March 26, 2014

Bosom friend



It's three in the morning, I have no drowsiness, open the computer, but also facing the computer screen on a line of real text. Such a quiet room, such a quiet night, no people and car talk loud sound, only the quiet night, and incomplete month. Such a quiet night, I always love, because the night always gave me the real feelings and deep sigh. Let the day that a blundering heart becomes quiet Floor Display Unit, so he wrote his beloved characters.

People live in a lifetime, some people will encounter one or two special people, this may be the only purely spiritual, but can not be pure planning as a friend, because you love him, you to his gentle, you worry about him, has gone beyond the general friends and philosophy. This feeling seems to be love is not love, because it is more valuable than love, more subtle, more powerful. You will be because he sometimes depressed mood, which affects your mood. When he failed, you will give comfort and encouragement, because not everyone is Everything is going smoothly.. Failed, you can come back again, or to understand situation, live my own life.

We all thought with ease, wealthy life. But it is not hard, everyone can live a life like that. After all, a person's success, it needs someone to give you, support you. When a person was brilliant, suddenly one day fail, that when it was discovered that the usual good friends are one of the more and more distant from their own. This feeling is very painful, very afflictive, a close to the verge of despair, but this is not a bad thing. Because when you fail, you will finally see the delete you so-called good friends are the one. But this is the need for a long time, let oneself slowly cheer up, let oneself slowly wisdom.

At some point, because you may be a soulful song, one act of touching the screen, but think of someone. Thinking of you and his acquaintance, think of his sincerity, remembering his sad, feel a touch the soul of the intersection. And you no matter what they said about him is not good, you still so sure believe him, support him.

At this time, always warm your heart, a bit better, a bit of feeling, a vision, a persistent. I know you can't get together with him, but the man was imperceptibly into your heart, let you always remember the man.

And when you sad or upset or sad, think of him you will be overcome by one's feelings, I hope he can be at your side, two people then quietly said, not to do what. Because this kind of feeling is very pure and precious, this feeling is not everyone can have. So, when you are sad monthly rental apartment, sad, a phone, that person will take the time to accompany you, then this person must be careful. Encounter such a person, don't think too much of it, then please treat and cherish the good.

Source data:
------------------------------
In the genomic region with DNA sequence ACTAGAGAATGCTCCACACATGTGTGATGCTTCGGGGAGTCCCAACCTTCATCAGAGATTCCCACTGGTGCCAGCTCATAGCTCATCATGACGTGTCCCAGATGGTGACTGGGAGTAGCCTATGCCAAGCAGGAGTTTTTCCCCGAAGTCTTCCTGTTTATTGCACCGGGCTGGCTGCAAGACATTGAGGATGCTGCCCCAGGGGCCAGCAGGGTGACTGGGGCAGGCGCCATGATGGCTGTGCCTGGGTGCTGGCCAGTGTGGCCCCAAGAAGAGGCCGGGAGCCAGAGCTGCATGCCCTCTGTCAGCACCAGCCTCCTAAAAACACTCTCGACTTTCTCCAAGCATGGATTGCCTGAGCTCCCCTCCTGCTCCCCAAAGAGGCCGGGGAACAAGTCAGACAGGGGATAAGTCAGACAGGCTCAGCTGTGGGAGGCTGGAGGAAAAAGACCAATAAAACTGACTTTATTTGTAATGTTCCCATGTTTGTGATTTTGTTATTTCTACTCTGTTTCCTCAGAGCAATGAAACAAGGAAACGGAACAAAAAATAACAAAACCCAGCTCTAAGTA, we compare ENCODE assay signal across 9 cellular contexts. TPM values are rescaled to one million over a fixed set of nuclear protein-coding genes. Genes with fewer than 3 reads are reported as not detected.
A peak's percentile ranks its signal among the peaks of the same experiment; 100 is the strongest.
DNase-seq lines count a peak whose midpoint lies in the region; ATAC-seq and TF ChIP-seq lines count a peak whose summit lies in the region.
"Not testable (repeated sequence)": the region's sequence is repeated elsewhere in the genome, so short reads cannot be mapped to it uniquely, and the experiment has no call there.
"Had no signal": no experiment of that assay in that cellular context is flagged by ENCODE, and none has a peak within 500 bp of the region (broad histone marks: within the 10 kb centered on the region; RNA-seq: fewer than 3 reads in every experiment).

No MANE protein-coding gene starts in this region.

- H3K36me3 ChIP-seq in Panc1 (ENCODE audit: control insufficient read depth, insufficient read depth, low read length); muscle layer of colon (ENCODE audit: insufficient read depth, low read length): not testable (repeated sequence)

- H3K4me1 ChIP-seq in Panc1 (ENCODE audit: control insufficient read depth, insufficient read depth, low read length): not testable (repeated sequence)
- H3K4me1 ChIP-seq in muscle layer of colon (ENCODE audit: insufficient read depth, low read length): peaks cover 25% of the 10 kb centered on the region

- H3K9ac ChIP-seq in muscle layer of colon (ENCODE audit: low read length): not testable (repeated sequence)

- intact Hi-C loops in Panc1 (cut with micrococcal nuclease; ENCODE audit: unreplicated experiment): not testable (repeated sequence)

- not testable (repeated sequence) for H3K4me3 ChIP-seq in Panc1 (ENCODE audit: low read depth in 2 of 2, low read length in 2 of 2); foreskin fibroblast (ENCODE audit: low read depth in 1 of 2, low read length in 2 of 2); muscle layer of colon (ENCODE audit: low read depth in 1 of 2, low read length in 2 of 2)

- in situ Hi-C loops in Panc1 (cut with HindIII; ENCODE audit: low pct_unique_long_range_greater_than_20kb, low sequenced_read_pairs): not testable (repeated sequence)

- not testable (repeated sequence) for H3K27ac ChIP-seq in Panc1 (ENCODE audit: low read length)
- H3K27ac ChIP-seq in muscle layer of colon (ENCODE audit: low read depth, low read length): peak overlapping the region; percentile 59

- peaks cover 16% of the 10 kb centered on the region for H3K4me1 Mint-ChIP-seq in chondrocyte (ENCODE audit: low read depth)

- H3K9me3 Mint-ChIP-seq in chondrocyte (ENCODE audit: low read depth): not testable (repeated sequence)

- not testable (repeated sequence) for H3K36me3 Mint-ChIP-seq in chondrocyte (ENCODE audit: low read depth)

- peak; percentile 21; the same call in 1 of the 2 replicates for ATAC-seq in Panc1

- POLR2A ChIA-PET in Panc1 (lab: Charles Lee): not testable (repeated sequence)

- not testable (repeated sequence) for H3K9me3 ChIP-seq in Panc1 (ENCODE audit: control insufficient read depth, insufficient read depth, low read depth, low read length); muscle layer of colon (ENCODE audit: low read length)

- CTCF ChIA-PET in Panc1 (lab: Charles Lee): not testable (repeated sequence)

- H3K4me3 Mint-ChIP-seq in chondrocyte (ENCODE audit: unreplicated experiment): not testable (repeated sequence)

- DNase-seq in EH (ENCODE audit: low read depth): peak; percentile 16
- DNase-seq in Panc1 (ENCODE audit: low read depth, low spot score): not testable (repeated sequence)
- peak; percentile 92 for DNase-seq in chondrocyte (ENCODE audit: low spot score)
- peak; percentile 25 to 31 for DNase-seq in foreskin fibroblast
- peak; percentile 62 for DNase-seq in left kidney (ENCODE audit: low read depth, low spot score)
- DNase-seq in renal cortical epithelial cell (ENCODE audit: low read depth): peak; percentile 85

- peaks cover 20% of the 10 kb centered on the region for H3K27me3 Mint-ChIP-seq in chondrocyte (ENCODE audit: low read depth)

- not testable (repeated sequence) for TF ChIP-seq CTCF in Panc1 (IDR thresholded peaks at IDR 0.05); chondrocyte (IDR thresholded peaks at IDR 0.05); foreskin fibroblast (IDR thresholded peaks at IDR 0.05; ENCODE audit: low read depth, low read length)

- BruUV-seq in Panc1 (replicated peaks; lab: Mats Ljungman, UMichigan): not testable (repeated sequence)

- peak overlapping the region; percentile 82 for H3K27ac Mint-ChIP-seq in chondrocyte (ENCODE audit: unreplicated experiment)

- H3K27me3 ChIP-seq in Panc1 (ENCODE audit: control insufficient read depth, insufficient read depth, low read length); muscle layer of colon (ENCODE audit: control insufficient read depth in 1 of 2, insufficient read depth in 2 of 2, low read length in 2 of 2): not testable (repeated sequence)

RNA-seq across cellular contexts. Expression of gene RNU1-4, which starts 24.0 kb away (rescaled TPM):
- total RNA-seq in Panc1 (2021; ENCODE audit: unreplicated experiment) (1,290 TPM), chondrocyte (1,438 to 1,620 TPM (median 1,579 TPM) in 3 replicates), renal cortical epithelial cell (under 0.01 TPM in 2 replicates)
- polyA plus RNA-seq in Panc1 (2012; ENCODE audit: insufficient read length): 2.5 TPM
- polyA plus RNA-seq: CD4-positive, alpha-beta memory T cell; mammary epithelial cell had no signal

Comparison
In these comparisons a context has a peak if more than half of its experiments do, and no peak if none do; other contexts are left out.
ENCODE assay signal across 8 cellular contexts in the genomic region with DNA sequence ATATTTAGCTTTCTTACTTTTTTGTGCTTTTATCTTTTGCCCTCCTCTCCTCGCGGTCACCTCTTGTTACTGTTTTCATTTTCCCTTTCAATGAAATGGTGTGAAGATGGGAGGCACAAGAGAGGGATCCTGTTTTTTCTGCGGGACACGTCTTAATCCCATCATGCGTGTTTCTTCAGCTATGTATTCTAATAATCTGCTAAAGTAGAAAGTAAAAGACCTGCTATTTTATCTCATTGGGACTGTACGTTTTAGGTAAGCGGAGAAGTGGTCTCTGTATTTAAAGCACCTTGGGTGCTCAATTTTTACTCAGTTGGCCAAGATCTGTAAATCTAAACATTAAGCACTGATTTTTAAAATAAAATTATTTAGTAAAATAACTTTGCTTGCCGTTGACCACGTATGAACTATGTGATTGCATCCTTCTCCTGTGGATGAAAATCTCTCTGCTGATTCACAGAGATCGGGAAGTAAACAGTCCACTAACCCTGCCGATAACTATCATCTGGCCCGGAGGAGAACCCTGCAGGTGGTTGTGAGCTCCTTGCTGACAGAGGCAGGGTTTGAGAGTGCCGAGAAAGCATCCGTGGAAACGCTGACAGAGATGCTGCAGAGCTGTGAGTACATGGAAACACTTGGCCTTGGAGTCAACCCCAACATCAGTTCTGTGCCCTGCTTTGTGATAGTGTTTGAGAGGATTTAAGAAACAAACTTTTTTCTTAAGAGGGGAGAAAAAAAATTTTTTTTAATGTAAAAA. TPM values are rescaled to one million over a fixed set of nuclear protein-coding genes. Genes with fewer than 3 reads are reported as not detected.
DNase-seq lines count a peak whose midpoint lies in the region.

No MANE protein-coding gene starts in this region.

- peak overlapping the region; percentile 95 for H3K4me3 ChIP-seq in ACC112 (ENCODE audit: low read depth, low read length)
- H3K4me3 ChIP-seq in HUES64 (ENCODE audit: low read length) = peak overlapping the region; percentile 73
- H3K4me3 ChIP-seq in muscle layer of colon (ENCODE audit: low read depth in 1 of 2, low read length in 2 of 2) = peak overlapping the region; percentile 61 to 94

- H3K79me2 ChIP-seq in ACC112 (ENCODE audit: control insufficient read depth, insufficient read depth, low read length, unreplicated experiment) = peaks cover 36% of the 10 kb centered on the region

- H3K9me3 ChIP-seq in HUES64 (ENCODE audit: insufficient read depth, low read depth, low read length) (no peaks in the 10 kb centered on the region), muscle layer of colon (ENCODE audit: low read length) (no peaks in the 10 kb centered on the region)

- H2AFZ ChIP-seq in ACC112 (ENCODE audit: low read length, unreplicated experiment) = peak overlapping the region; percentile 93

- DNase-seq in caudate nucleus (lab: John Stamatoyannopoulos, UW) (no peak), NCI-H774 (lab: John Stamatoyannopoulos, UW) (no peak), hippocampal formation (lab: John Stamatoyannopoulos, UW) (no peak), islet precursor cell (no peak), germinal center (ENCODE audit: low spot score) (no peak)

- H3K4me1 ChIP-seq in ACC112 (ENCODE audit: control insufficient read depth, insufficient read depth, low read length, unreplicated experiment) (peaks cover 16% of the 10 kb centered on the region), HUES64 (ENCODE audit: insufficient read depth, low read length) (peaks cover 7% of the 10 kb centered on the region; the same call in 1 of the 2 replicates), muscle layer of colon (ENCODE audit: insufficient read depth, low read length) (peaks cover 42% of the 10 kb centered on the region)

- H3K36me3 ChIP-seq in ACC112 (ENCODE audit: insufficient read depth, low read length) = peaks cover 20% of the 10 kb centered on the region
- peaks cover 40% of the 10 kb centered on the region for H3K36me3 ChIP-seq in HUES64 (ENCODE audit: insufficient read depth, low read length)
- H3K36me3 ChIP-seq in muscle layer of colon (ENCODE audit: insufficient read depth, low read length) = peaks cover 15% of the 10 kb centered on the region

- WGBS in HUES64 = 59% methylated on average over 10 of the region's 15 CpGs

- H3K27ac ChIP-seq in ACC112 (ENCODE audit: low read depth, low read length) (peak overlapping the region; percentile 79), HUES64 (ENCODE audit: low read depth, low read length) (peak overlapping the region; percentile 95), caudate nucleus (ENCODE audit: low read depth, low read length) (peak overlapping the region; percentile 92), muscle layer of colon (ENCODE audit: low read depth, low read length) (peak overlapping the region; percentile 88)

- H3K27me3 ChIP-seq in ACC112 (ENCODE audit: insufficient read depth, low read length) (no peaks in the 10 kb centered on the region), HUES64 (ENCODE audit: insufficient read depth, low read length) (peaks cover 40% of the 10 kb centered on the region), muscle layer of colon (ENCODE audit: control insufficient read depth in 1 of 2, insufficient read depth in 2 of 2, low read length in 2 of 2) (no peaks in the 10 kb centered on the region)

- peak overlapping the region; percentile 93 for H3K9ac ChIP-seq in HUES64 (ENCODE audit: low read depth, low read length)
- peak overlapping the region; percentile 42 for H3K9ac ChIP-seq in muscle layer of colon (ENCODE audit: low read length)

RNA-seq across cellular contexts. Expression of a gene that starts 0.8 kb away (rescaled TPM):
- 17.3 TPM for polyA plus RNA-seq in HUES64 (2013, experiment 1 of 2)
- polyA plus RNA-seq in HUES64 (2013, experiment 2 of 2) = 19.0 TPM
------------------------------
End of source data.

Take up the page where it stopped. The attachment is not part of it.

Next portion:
In the boundless huge crowd, not every encounter people can do nothing, but also unconditional love. When you encounter difficulties, there will be no conditions to help you. When you are frustrated, there will be no conditions to accompany you, teach you. Such people, our life is very important, special person, if not this person, then your life will lack a kind of regret.

Although sometimes you very not reconciled to not tell the people come together, you may encounter is not too late or too early, but someone you are decreed by fate. Although this decreed by fate of people and then do not imagine you in a better, he is married, with his wife and children, but you have to believe, most certainly not understand his wife. And go with you to the end, is not necessarily a wife, and some words can not tell my wife. So in our life, but also the need for such a special person to exist.

Perhaps, in our life, not everyone has the sincere together will "hold your hand, and grow old with you" love story. However, because you will have such a special person, more love for yourself and your life, and cherish their own lives. In fact, you and he maybe two without the intersection of time, just like the stars in the sky never collided. Also not brewed the fruit of love, but also seems to be concerned with love and romance, you will feel the reality of love and marriage in the desecration of the pure feelings between you, this is just a kind of supernatural offbeat, emotional above a high above the love and friendship pure electric motor manufacturers.

Posted by: gorgeous at 08:29 AM | No Comments | Add Comment
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March 20, 2014

Vanilla Bean Éclairs (and a giveaway!)

titleWhen I was a little girl I hated ballet class. I was never one for intense negative emotion, not for any virtuous reason, simply because I was, and am, a generally mild mannered person. But ballet class I hated. I can’t really recall any other thing from my childhood that provoked that fierce a dislike. Not even chicken livers nor tennis lessons…and that is saying a lot.

I was never a coordinated child and most certainly not one that could ever stretch into gracefulness (sadly these attributes didn’t manifest themselves in adulthood either). Neither did I really enjoy physical exertions (that didn’t come with adulthood either), preferring to burrow with a book and a big bowl of rice and beans liberally laced with extra virgin olive oil and a spattering of red wine vinegar. I was round and soft and white with a mass of wild curly hair (those attributes did decide to stay on into adulthood I am sorry to report despite semi-starvation, scorching hair-straightening, and truly death-defying tanning). Slap that into a pink leotard in the middle of a flock of twirling, shiny-haired, lighter-than-air little ballerinas and that, my dear friends Flower shop, is my version of hell.